Because the offset doesn't return to 0 on new reads, only the final few bytes of the changed buffer are shown - with the stale data appearing before them. I decided to hack in some manipulation of the offset, and then things got really weird. Here is my hacked-up debugging version of the code for the cfsctl file in rread:

off = c.thdr.offset;
cnt = c.thdr.count;
if(statson && ctltest(mf)){
/* statsend is a variable I added to help control the output behavior */
	fprint(2, "rread cfsctl:\n");
	if(statsend == 0)
		off = 0;
	if(statsend == 1)
		off = statlen;
	statsend++;
	if(statsend == 2)
		statsend = 0;
/* The idea is that we send all the data from 0 to statlen on the first request, then, then set the offset equal to the amount read previously and send no data on the second read - the rest of the logic is unchanged save debugging prints */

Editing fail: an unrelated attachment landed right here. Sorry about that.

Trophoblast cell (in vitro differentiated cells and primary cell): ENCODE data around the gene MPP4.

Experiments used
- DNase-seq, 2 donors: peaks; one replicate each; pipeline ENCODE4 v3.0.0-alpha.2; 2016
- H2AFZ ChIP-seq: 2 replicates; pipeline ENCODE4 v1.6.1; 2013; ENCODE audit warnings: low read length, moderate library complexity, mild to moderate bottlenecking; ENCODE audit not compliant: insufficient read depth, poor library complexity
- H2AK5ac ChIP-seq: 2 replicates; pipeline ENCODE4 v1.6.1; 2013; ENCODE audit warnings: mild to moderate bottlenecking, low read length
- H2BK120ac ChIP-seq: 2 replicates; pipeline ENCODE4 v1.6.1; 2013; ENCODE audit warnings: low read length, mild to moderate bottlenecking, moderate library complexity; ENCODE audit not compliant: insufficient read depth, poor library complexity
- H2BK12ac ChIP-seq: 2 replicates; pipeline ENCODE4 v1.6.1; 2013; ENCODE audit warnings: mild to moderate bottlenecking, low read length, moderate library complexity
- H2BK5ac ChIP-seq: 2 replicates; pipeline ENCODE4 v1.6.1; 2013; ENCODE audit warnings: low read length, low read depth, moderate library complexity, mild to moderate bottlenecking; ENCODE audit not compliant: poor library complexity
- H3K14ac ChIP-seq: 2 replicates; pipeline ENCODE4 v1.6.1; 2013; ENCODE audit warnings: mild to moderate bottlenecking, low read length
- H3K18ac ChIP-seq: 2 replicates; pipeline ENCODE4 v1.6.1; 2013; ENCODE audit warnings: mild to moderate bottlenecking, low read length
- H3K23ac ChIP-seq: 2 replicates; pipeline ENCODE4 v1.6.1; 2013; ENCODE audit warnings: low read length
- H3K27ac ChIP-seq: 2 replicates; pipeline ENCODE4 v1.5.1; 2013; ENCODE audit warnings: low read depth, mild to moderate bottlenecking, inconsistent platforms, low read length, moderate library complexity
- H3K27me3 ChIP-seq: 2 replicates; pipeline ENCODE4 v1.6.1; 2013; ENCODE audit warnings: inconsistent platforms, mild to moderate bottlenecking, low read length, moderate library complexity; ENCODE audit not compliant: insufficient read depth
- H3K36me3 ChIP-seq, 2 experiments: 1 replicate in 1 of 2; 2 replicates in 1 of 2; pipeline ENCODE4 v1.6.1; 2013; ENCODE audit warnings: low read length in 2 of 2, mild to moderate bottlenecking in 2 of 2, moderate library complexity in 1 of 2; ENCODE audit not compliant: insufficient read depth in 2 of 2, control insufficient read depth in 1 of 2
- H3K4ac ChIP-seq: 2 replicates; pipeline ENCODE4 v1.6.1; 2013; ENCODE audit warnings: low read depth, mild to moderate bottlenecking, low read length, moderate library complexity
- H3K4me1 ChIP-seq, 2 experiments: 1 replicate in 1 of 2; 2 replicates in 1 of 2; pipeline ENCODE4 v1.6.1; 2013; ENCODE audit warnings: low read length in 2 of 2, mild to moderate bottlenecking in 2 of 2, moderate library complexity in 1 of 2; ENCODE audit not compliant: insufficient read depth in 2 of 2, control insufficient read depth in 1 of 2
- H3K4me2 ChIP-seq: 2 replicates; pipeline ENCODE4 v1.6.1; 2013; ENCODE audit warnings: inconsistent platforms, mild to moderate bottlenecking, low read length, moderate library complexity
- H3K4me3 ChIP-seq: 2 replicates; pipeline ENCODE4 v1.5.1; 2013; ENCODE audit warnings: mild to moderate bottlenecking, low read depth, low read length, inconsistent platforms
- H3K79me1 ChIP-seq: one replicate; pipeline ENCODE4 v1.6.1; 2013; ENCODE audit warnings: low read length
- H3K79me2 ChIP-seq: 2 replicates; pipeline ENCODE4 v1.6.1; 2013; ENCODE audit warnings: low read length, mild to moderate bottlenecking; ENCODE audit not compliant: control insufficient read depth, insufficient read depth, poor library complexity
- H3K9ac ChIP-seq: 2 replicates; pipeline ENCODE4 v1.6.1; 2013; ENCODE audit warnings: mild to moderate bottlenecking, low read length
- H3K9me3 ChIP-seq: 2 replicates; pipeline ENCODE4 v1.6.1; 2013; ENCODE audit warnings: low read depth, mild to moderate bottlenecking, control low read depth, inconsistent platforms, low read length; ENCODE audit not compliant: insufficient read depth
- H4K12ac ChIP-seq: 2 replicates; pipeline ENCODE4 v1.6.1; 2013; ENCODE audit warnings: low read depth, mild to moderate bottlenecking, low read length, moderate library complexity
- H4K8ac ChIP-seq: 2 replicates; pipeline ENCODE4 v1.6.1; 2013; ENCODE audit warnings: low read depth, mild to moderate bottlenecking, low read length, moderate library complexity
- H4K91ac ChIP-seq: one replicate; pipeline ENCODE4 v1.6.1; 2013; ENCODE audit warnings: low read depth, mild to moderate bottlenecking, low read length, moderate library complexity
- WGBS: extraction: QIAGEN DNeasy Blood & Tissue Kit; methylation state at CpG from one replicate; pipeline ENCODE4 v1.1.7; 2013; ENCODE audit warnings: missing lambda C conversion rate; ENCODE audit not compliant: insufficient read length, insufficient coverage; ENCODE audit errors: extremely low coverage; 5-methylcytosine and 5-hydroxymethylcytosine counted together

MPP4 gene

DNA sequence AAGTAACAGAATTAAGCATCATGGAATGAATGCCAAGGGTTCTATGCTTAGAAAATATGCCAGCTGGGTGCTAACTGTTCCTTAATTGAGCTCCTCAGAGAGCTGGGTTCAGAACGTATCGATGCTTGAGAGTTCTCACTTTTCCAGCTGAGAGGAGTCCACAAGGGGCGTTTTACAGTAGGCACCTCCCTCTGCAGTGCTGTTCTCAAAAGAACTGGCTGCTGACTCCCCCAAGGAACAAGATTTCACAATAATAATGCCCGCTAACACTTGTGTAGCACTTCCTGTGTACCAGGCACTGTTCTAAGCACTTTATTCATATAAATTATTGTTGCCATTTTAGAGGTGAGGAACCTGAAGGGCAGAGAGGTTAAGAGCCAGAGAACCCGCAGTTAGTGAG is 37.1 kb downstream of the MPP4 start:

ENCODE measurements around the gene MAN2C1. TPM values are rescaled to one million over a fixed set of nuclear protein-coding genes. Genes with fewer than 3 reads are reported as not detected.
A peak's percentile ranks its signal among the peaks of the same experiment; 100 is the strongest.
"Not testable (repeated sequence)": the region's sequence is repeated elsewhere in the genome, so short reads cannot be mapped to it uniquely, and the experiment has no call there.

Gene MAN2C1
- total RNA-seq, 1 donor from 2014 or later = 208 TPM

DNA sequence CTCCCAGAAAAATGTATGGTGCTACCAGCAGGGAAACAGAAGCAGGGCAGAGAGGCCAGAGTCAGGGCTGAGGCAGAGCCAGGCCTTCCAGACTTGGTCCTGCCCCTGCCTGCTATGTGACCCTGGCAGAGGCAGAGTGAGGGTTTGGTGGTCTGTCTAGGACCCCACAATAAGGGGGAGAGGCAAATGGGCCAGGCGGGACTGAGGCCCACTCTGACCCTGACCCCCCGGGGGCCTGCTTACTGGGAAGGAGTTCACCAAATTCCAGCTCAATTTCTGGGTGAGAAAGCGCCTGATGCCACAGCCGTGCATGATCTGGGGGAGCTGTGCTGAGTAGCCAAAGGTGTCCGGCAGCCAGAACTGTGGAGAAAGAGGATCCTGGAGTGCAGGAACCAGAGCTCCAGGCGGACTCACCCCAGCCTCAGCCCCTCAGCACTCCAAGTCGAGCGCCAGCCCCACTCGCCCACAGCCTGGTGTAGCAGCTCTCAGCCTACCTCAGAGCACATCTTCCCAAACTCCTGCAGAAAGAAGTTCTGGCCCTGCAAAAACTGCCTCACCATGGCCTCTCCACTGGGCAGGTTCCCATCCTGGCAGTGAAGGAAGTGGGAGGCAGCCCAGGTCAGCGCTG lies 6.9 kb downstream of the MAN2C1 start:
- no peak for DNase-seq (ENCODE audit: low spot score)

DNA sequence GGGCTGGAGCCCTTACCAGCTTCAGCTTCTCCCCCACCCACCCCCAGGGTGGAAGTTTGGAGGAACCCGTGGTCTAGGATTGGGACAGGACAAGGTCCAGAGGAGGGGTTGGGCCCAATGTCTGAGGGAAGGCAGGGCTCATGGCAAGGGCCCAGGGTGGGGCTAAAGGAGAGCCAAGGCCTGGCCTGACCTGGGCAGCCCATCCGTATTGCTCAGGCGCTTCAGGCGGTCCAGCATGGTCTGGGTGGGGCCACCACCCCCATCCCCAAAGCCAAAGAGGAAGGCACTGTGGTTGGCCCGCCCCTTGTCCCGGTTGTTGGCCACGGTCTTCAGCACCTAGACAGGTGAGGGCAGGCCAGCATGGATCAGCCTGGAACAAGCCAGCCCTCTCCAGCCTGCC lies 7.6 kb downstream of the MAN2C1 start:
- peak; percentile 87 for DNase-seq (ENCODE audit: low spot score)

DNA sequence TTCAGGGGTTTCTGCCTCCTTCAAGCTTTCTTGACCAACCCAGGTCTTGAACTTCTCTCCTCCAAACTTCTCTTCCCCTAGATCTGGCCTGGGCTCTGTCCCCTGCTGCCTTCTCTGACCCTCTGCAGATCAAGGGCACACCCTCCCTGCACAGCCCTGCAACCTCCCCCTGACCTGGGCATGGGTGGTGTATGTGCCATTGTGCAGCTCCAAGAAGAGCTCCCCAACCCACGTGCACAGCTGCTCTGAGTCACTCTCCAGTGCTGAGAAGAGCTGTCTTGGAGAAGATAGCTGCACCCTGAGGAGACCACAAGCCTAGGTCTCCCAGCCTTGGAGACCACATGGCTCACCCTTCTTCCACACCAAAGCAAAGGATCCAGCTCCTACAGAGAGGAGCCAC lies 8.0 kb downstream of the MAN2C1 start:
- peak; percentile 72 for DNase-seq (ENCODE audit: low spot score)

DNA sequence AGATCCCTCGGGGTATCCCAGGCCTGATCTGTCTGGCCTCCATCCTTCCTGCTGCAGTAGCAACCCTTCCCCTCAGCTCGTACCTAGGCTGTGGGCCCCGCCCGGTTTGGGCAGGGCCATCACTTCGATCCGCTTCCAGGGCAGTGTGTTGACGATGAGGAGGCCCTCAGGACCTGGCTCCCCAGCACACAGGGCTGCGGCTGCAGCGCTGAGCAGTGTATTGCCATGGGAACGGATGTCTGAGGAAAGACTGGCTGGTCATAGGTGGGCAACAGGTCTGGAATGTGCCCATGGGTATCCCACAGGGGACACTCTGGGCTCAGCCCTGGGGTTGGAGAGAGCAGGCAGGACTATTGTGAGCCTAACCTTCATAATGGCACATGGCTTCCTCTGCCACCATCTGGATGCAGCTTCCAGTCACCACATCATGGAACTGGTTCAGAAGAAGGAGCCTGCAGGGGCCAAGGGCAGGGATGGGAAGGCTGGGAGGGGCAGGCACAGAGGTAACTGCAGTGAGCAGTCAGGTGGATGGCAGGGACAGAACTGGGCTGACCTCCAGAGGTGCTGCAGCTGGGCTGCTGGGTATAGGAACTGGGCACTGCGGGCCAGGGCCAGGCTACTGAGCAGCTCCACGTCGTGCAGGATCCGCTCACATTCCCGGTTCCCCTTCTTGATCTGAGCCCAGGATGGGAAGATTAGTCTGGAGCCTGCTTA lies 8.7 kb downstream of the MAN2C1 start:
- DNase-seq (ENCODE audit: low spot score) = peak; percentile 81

if(cnt > statlen-off){
		c.rhdr.count = statlen-off;
		fprint(2, "cnt %d > (statlen %d - off %lld) setting c.rhdr.count to %d\n", cnt, statlen, off, c.rhdr.count);
	}
	else{
		c.rhdr.count = cnt;
		fprint(2, "cnt %d <= statlen %d - off %lld, c.rhdr.count set to cnt %d\n", cnt, statlen, off, c.rhdr.count);
	}
	if((int)c.rhdr.count < 0){
		fprint(2, "(int)c.rhdr.count %d < 0, sendreply(eof)\n", (int)c.rhdr.count);
		sendreply("eof");
		return;
	}
	c.rhdr.data = statbuf + off;
	fprint(2, "c.rhdr.data %p set from statbuf %p + off %lld\n", c.rhdr.data, statbuf, off);
	sendreply(0);
	return;
}

This did fix the issue partially - I now received correctly updated stats data from every read of the file, with no corruption and no eof errors. However, something even stranger (to me at least!) started happening:

All of the previous reads from the file were also printed, with the new data appended at the end

So, as the fs was used and I read from the ctl file repeatedly, the output would be like this:

        Client                          Server
   #calls     Δ  ms/call    Δ      #calls     Δ  ms/call    Δ
      1       1   0.750   0.750       1       1   0.743   0.743 Tversion